Kent Probst, BS, MEd
Kent Probst is the owner of Long Healthy Life Blog
Why Strength Training for Women Over 40 is Important
As women pass 40, metabolism slows down and weight gain sets in. The risk of loss of bone mass increases. These are reasons why strength training for women over 40 is more important than ever.
Sarcopenia, or age-related loss of muscle mass, continues unless efforts are made to reverse it.
Most people lose 3% to 5% of their muscle mass per decade after age 30.
If you’re over 40 and you’re not doing regular strength training, you’re losing muscle mass.
Strength training for women over 40 can be used to prevent or reverse many of the problems that women encounter.
Other ways strength training can help women over 40:
- Improved sleep
- Decreased stress levels
- Improved mood
- Better brain health
- Improved glucose management
- Increased libido
So let’s get into the details of strength training for women over 40.
Frequency of Workouts
For beginners, 8-10 multi-joint exercises, or compound exercises, that target the major muscle groups is a great starting point, 2-3 times per week.
Allow 48-96 hours rest between workouts.
Your body temperature peaks between 4pm and 6pm, and it’s believed to be the reason pliability, speed, and strength peak during this time frame.
Therefore, the optimal time for resistance training is 4pm to 6pm.
You may be surprised to know that cardiovascular exercise and resistance training conflict with each other at the molecular level. When they are done in the same session, gains in muscle mass (hypertrophy) and strength are adversely affected.
The molecular mechanisms in the muscles involved in strength gains need approximately 3 hours to reset. This is why you should do cardiovascular exercise and resistance training at least 3 hours apart.
Additional research has shown that you need between 6 hours and 24 hours to avoid having cardiovascular exercise interfere with gains in strength and muscle mass.
For beginners, perform 60%-70% of 1 repetition-max for 8-12 repetitions.
10-15 repetitions is a good range for people over 50.
Beginners can start with 2-3 sets per exercise. More advanced people can do 4-6 sets per exercise.
Adjust your intensity based on your fitness level.
Regarding progression, when you can complete the full number of repetitions on a set, increase the load by 5% in the next training session.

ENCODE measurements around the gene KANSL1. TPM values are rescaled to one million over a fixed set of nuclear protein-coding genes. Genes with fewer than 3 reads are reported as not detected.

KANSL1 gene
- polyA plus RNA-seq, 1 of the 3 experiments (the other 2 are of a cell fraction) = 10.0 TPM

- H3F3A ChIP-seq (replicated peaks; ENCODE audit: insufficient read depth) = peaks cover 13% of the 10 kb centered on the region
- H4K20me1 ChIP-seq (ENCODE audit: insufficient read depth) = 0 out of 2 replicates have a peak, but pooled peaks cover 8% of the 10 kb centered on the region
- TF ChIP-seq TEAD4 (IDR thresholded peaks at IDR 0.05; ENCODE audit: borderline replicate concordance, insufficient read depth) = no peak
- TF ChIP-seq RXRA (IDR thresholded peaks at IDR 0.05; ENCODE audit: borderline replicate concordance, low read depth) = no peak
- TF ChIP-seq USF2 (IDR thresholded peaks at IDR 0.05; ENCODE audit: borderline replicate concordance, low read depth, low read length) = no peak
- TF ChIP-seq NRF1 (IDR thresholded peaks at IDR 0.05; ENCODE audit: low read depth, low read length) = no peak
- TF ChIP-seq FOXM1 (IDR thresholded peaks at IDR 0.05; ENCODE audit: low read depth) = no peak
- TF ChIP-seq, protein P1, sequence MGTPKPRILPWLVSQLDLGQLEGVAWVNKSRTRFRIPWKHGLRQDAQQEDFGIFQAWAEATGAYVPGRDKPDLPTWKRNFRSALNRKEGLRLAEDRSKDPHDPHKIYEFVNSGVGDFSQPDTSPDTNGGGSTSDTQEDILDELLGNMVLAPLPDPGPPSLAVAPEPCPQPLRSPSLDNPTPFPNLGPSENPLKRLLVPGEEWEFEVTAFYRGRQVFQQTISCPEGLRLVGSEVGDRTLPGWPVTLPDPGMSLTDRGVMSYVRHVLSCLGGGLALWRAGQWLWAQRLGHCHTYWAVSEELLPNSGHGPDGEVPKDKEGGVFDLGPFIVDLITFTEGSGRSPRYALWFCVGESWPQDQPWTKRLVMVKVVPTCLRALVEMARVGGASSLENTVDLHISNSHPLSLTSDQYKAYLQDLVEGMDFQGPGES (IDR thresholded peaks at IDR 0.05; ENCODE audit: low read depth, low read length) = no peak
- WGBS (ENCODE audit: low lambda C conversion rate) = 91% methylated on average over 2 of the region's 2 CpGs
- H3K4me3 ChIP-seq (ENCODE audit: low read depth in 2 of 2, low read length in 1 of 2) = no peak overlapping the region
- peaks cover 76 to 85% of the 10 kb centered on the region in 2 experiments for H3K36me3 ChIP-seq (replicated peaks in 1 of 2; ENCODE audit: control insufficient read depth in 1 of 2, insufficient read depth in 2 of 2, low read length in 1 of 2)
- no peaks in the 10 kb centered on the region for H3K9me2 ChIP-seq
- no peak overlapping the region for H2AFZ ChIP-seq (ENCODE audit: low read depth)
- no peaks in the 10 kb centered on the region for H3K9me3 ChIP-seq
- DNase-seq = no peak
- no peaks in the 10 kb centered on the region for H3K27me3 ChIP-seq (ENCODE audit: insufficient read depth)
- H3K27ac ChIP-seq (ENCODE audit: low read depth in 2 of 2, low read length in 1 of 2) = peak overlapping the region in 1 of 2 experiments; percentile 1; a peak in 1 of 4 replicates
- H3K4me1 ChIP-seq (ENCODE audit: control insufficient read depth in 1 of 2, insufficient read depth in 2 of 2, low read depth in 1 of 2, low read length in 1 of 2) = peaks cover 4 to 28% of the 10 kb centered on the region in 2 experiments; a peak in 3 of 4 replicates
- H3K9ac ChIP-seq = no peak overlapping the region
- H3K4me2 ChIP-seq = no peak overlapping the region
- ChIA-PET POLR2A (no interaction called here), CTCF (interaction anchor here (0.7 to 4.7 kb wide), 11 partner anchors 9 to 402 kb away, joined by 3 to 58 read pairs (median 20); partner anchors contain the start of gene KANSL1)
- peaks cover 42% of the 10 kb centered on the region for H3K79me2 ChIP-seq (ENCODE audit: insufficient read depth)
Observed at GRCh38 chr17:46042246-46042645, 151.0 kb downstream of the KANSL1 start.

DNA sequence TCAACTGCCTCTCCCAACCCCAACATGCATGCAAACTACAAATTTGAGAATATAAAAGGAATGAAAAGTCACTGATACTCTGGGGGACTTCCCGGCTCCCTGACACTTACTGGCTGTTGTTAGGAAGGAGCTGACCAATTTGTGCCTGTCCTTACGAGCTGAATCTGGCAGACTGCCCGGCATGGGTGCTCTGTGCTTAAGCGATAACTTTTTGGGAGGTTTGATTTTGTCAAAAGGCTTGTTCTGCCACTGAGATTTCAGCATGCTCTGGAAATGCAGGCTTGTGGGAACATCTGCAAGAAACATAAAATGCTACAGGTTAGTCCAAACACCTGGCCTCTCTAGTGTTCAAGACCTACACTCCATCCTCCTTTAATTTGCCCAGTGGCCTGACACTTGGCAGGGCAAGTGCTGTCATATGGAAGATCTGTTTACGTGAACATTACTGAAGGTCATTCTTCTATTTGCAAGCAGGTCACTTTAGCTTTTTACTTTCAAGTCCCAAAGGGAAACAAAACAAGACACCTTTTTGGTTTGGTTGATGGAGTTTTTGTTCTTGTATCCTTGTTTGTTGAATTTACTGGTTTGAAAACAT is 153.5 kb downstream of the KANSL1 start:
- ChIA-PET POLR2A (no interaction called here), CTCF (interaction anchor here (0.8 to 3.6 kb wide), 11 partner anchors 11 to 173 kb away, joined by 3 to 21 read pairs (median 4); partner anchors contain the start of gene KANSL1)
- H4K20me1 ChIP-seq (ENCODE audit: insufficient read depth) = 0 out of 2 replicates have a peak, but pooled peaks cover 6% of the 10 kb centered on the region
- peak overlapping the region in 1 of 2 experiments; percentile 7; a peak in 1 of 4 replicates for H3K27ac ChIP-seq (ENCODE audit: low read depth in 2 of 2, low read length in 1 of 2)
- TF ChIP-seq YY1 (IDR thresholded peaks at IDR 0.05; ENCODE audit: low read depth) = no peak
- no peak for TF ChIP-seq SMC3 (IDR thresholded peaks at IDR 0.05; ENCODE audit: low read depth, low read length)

Progression can also be achieved by increasing the number of sets, or doing higher repetitions.
Length of Workouts
When time is not a limiting factor, allow rest intervals of 2 minutes or more. This will allow you to handle greater workloads for increased strength improvements.
Allowing 60-120 seconds rest between sets will facilitate a more efficient use of time and help you get your workout done in less time.
For more efficient use of time, try Effective Repetitions. Do 12 repetitions to failure. Rest 15 seconds, and then do as many reps as possible (usually about 4 reps). Rest 15 seconds again, then do as many reps as possible until you’ve accumulated 20 reps. Then move on to the next exercise. You may want to rest 2 minutes before moving on to the next exercise.
Another way to save time is to do supersets. For example, combine tricep extensions with bicep curls with no rest between the exercises. Rest after completing a superset.
Types of Exercises
Select a combination of single joint and multi joint exercises that work opposing muscle groups, or agonists and antagonists. You can avoid muscle imbalances by following this strategy.
To effectively improve muscular fitness, use a wide variety of equipment, such as barbells, dumbbells, cables, resistance bands, kettlebells, and gravity.
Sample Beginner’s Workout (2-3 times per week)
2-3 sets, 8-12 repetitions each:
Standing calf raises on one leg
Hip extensions with cables
Dumbbell bench press
Dumbbell press overhead
Lower torso rotation
Prone back extension
A word of caution: People with osteoporosis should avoid excessive bending, twisting, and compression of the spine.
There are multiple ways to structure a workout. Change your workout frequently.
Doing the same workout for a long time contributes to boredom due to lack of variety. When you lose interest in exercise, you’re more likely to drop out. It’s a good idea to change your workout once a month.
When selecting exercises, try to select exercises that mimic your functional activities of daily living.
Most people can exercise safely without first visiting a doctor.
If you’re not exercising regularly and you have cardiovascular, metabolic, or renal disease, or signs or symptoms that suggest you do, you should get medical clearance before commencing exercise.
Need help designing a workout? The American Council on Exercise has resources to help you find a fitness professional.
By incorporating weight training into your fitness regimen, you can craft a workout designed for longevity.
Regular strength training will reduce the risk of many of the health problems women over 40 encounter.
Including strength training as part of your exercise routine is not just about living longer, but also living better.
Disclaimer: This post includes affiliate links, and I will earn a commission if you purchase through these links. Please note that I’ve linked to these products purely because I recommend them and they are from companies I trust. There is no additional cost to you.